And what's wrong with that?!

    1. It's nasty. That is what is wrong with that.

  9. Many years ago (before the smoking ban) I worked in Sainsburys. Smoking was not allowed in the shop, or in the staff canteen, but there was a smoking room where staff could go for a fag on their break. It was a simple room with a few chairs, and a large extraction unit that sucked the smoke away. I have never understood why such rooms were outlawed when the ban came in. Surely a room where non-smokers never go, which sucks all the second-hand smoke away would be a solution to suit everyone? Yet after the ban it was illegal and Sainsburys removed it from the staff room - instead forcing all staff to go outside. Madness.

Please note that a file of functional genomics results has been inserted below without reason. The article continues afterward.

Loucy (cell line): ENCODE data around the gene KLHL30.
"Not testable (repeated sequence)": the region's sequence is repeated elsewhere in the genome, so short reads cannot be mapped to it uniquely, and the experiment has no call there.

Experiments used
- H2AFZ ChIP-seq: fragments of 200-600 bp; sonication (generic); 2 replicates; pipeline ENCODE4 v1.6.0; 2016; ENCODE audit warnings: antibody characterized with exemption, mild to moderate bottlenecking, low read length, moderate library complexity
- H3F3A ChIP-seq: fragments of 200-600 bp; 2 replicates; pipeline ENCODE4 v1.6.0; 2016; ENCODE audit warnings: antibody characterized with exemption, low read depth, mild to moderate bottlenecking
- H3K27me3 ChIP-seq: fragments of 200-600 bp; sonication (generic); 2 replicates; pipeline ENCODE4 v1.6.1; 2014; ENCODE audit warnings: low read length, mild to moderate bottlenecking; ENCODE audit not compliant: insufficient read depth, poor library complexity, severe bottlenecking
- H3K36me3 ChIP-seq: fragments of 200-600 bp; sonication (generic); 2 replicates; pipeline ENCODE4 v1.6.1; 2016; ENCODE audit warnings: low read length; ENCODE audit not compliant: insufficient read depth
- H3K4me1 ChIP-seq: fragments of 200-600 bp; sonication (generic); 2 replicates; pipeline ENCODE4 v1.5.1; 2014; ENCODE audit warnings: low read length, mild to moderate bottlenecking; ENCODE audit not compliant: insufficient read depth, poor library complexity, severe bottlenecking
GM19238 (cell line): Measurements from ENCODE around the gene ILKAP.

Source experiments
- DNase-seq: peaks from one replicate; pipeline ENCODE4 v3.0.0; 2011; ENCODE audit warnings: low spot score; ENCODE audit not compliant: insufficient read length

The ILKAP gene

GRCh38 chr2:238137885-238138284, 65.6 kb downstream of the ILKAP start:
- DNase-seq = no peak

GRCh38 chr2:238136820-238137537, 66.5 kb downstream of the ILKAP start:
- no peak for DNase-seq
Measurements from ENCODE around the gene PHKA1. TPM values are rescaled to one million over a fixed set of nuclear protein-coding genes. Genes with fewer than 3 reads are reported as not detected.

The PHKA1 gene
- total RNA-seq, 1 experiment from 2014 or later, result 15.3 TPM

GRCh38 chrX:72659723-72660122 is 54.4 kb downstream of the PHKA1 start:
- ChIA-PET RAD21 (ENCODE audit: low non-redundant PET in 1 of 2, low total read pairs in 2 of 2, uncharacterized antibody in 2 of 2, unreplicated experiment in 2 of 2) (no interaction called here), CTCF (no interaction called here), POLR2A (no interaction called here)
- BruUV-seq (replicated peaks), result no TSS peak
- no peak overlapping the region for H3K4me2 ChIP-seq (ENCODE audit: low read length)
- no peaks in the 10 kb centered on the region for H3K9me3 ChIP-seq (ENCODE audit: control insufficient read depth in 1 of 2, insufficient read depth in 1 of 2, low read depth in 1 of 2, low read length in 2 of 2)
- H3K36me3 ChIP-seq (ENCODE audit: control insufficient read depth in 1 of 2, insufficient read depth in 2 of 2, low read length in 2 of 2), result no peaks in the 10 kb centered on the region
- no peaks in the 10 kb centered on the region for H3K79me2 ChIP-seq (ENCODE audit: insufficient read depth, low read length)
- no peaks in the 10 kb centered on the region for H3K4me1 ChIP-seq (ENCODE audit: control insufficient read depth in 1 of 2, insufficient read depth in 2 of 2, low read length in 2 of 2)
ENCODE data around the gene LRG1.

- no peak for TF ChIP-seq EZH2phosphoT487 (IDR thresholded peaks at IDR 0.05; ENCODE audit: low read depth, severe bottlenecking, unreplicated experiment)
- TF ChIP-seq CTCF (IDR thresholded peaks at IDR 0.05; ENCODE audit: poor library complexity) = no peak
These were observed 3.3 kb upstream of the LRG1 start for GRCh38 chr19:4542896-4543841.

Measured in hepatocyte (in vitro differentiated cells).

10. @Tyson - yes, let's kick the crap out of minorities. The authentic voice of the political Left.

    @beermunster - management never liked smoking rooms because they were places the workers could spread seditious gossip. I recall there was a TV sitcom in the 2000s called "The Smoking Room".

  11. @beermunster - the smoking ban was never about protecting non-smokers from second hand smoke, it was just another tactic in the strategy of denormalizing smoking to achieve erradication without actual prohibition.


  12. Ha. For the record, my comments should have had a (ducks) at the end, but it's always good to get the right-wingers frothing at the mouth anyway.

    Don't tell anyone on the horrible Left, but personally I'm actually not in favour of extending the ban.